With recent data showing impressive clinical activity of PD-1 or PD-L1 antagonists in subgroups of patients with a variety of different cancers, the critical and foundational role of immune interventions in cancer treatment is becoming a reality and treatment indications are becoming more clearly defined. However, a subset of cancers are poorly infiltrated with immune cells (i.e. at least one third of all metastatic melanomas)  and, consistent with recently published work patients bearing tumors, in which type I IFN–regulated genes, T cell–related genes, and PD-L1 are expressed at low levels, have comparatively poor prognosis [29,30]. Thus, understanding the profile of this patient subgroup will most likely pay off, possibly revealing the diversity of mechanisms controlling antitumor immunity and suggesting new strategies to promote cancer immunity and clinical benefit. Immune therapies promoting CD8 T cell infiltration of tumors should help in patients not responding or relapsing on these treatments. Our expectation is that, in this catergory of patients amongst the modalities to augment tumor immunogenicity, the optimization of vaccines and oncolytic viruses in synergistic combination with checkpoint blockers or costimulatory receptor agonists are promising. Chemotherapeutic and targeted agents, as well as radiation therapy are also being exploited in this context, as data have shown that each of those approaches can induce immunogenic cell death, intra-tumoral infiltration of immune cells, and increase in antigen presentation, respectively. Moreover, the combination of checkpoint inhibitors or costimulatory receptor agonists with cytokines such as IL-2, IL-15 or type I interferons could be tested in patients not responding or relapsing on these treatments. Finally, as the tumor hijacks vascularization during its natural history, one potential synergism to augment clinical benefit could be the combination of immunotherapy with biologic agents to normalize tumor vasculature allowing better immune cell influx to the tumor. These recent years of immunotherapy success presage the substantial additional gains that could be achieved from continued research endeavours in this field and substantiate the dedication of the so many investigators in the game.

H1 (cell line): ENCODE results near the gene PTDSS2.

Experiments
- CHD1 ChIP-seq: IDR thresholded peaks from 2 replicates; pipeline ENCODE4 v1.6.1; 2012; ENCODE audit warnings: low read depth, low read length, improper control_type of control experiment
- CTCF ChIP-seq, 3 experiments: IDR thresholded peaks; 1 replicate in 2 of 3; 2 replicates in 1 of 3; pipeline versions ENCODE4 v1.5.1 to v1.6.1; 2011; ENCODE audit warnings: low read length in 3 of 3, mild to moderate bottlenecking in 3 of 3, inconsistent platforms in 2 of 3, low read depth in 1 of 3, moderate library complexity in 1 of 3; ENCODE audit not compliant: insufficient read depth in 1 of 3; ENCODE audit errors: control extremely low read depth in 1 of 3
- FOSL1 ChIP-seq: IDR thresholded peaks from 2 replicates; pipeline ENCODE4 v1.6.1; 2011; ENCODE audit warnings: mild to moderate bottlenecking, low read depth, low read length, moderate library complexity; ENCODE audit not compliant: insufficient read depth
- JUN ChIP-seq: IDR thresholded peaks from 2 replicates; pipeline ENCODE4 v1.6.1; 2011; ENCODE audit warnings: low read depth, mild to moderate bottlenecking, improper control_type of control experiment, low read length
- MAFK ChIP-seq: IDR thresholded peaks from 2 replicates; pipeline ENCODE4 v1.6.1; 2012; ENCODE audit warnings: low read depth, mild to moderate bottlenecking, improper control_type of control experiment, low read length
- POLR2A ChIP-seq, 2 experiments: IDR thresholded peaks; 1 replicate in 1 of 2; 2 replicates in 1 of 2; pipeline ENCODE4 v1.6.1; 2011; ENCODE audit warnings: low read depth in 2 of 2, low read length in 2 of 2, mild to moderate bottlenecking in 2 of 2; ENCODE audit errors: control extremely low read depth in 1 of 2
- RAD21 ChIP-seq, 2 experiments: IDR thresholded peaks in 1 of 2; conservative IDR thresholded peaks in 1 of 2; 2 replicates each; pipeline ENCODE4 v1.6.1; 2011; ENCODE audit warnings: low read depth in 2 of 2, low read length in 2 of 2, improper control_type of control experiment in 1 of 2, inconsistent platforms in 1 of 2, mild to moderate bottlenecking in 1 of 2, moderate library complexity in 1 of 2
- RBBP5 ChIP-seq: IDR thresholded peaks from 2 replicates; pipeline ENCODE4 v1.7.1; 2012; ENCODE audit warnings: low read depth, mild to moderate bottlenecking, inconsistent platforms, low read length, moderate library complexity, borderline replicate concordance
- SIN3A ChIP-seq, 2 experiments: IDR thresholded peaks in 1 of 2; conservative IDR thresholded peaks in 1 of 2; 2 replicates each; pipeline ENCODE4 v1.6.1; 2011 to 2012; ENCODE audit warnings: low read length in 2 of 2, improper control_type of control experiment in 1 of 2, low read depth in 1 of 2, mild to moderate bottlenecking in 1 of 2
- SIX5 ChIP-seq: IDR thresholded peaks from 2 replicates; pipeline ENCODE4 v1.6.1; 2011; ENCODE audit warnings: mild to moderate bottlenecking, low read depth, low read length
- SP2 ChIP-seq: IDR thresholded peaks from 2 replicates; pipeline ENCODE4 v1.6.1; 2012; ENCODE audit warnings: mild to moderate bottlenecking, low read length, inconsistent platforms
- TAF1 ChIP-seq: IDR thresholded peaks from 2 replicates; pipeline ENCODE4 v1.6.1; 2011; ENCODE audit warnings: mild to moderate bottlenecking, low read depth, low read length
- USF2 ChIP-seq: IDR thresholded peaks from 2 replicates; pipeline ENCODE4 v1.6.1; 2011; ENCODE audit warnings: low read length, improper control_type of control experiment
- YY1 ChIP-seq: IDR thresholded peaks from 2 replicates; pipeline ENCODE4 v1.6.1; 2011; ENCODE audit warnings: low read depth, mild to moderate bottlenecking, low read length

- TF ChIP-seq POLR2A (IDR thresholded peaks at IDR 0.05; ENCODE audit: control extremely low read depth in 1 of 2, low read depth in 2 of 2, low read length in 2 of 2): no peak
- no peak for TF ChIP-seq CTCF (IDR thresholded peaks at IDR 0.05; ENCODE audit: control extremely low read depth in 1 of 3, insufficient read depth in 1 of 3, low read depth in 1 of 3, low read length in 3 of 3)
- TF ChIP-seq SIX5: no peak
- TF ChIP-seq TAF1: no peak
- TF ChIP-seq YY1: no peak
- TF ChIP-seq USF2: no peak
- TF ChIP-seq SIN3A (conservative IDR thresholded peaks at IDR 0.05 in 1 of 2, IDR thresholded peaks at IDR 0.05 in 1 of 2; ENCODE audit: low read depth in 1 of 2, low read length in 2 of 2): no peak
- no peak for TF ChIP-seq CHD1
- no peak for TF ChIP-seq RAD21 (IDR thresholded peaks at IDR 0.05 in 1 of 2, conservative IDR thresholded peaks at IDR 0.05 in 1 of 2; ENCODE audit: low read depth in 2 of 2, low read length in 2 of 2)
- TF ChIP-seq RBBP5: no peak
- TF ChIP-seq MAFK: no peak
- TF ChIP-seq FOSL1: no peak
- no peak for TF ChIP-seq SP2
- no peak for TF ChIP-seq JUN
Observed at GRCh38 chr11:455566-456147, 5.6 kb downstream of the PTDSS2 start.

This work was supported by grants from Fondation Leenaards, Fondation Contre le Cancer, and Fondation Nuovo-Soldati to ER.